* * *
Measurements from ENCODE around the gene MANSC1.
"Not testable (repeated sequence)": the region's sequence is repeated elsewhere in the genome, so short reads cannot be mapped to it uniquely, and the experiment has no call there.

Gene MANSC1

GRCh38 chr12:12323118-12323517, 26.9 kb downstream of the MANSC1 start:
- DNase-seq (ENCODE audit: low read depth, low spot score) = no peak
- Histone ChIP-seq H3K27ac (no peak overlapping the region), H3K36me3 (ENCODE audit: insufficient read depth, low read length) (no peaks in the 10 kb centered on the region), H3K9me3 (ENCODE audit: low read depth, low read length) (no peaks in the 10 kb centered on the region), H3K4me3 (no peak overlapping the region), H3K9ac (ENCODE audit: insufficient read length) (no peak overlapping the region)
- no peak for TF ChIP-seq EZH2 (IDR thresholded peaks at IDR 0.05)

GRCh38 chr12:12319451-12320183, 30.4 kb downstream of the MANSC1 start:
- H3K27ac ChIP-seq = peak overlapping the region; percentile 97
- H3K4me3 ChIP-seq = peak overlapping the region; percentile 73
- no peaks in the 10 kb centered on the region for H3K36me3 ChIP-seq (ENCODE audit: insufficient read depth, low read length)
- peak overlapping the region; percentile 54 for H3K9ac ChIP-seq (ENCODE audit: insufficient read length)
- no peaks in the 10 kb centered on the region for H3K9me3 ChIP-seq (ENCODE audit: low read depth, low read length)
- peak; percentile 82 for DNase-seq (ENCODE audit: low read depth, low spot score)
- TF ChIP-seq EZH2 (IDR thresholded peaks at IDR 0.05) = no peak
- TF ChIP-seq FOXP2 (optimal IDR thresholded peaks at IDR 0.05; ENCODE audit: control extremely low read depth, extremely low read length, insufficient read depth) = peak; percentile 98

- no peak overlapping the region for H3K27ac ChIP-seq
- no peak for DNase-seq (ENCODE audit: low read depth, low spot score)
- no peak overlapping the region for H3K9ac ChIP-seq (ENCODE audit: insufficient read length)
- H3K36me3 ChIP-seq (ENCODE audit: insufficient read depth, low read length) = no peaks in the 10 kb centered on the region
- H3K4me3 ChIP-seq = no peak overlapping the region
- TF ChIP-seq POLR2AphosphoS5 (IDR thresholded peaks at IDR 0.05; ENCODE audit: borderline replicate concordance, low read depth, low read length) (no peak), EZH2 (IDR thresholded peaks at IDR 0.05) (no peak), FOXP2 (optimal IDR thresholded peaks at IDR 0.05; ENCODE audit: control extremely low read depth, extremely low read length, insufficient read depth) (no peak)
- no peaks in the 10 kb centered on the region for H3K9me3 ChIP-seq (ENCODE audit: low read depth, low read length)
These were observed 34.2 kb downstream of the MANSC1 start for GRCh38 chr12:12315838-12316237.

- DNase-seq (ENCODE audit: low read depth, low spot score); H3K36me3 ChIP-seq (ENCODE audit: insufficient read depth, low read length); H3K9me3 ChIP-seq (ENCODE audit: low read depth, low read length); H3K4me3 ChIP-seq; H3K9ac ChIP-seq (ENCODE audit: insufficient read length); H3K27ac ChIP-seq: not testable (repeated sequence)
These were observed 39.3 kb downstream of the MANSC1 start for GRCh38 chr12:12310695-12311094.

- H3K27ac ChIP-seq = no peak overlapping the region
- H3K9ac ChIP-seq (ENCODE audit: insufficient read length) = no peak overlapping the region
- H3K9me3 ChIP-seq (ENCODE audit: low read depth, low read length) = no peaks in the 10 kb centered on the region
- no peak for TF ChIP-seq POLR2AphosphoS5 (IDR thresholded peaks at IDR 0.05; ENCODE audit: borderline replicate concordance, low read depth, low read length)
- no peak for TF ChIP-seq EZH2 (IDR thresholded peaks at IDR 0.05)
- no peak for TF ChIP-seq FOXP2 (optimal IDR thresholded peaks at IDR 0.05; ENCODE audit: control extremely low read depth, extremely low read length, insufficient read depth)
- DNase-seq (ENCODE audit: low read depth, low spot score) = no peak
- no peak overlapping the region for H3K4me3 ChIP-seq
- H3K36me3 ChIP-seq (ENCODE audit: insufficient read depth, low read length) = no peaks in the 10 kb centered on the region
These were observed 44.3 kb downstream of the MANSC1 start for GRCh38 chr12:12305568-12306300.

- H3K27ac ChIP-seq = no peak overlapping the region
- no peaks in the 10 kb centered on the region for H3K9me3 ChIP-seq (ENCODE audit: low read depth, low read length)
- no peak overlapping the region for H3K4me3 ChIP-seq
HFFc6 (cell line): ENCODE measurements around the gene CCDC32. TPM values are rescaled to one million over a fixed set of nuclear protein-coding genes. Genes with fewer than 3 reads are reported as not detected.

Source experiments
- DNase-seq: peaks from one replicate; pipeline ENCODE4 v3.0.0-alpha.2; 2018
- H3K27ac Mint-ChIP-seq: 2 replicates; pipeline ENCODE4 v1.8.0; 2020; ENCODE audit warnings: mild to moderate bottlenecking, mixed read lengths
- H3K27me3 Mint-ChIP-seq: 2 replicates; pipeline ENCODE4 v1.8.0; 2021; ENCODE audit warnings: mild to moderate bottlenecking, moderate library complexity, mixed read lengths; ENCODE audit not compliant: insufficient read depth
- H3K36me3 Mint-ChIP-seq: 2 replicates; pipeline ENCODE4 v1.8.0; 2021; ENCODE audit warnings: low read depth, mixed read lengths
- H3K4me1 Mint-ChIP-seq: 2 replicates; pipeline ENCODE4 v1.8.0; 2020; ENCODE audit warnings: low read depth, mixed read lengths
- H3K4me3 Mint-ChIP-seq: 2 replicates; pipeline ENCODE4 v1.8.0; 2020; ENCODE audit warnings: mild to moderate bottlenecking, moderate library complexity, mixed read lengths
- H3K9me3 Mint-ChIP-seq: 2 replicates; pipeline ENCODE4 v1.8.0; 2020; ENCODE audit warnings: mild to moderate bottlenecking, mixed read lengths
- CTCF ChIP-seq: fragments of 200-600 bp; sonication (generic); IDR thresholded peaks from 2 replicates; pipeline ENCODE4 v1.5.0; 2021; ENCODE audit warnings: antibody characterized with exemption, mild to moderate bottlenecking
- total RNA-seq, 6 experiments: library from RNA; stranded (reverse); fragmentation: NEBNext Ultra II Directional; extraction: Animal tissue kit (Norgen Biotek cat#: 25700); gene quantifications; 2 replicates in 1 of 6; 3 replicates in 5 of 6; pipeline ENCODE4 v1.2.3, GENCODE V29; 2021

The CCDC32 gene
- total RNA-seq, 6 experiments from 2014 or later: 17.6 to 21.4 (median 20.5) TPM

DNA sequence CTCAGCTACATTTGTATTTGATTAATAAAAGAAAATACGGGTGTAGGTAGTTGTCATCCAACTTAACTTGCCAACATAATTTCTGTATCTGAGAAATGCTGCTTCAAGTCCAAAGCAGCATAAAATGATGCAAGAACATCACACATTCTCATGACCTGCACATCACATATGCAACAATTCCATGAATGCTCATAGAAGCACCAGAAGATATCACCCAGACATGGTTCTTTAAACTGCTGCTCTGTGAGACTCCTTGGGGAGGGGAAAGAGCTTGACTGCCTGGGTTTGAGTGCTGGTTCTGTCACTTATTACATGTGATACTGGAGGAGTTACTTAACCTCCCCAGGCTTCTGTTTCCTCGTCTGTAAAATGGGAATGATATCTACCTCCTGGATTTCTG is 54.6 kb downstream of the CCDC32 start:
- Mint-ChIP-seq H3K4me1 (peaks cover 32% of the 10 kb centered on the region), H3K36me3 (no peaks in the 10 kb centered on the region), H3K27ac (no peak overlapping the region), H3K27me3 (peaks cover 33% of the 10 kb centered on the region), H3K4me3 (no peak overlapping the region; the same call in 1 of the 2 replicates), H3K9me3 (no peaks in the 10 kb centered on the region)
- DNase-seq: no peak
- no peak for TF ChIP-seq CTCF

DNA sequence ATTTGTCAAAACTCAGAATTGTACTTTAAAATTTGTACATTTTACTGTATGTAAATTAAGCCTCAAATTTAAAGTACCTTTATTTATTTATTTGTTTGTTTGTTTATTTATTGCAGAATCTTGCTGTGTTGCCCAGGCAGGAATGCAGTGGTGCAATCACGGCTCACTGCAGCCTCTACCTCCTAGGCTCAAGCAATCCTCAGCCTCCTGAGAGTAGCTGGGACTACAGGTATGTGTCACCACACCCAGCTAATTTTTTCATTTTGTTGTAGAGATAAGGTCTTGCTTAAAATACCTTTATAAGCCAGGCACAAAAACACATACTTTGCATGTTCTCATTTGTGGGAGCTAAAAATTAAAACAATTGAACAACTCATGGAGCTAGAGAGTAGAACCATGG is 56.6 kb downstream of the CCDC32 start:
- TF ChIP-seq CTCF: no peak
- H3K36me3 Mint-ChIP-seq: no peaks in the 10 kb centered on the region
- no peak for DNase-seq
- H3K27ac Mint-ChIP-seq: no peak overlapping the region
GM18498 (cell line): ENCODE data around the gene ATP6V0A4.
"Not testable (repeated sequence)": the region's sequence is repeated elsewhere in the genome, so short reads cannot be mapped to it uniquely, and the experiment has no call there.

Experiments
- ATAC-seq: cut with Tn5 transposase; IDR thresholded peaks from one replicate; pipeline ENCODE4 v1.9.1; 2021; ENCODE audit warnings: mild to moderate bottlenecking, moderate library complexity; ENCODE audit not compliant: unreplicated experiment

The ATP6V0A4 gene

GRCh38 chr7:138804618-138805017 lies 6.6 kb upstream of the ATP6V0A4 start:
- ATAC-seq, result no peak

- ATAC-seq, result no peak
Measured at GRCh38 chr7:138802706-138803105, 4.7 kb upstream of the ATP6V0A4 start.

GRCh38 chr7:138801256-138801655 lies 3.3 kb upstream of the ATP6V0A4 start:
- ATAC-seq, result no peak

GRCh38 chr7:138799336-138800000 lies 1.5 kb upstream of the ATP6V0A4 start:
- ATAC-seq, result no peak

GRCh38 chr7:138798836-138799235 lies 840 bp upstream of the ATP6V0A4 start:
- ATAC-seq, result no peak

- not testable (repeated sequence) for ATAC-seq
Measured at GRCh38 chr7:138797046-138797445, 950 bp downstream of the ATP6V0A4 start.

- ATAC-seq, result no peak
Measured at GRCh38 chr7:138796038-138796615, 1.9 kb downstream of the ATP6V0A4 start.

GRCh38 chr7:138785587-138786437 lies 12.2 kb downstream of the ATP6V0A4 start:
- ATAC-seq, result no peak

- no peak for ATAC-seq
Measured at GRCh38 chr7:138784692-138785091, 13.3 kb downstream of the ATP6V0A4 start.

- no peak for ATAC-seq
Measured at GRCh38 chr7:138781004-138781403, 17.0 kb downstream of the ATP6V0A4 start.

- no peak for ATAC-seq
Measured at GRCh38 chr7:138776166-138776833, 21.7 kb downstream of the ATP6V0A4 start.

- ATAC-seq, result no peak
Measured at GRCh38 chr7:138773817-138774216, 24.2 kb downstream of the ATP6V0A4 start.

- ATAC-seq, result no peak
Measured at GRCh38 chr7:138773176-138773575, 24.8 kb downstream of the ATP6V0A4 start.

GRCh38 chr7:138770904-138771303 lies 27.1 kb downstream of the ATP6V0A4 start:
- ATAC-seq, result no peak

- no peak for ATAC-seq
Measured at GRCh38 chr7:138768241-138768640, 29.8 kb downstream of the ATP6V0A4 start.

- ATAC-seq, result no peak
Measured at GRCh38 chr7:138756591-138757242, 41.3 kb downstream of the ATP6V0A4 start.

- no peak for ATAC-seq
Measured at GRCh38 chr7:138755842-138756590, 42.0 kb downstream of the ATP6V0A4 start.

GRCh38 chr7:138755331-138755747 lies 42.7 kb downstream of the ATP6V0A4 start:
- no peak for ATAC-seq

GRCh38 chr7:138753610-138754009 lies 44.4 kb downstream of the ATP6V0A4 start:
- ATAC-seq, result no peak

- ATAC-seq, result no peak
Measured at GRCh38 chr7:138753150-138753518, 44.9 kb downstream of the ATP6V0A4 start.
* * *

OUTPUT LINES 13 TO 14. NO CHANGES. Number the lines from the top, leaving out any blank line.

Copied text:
- no peaks in the 10 kb centered on the region for H3K9me3 ChIP-seq (ENCODE audit: low read depth, low read length)
- peak; percentile 82 for DNase-seq (ENCODE audit: low read depth, low spot score)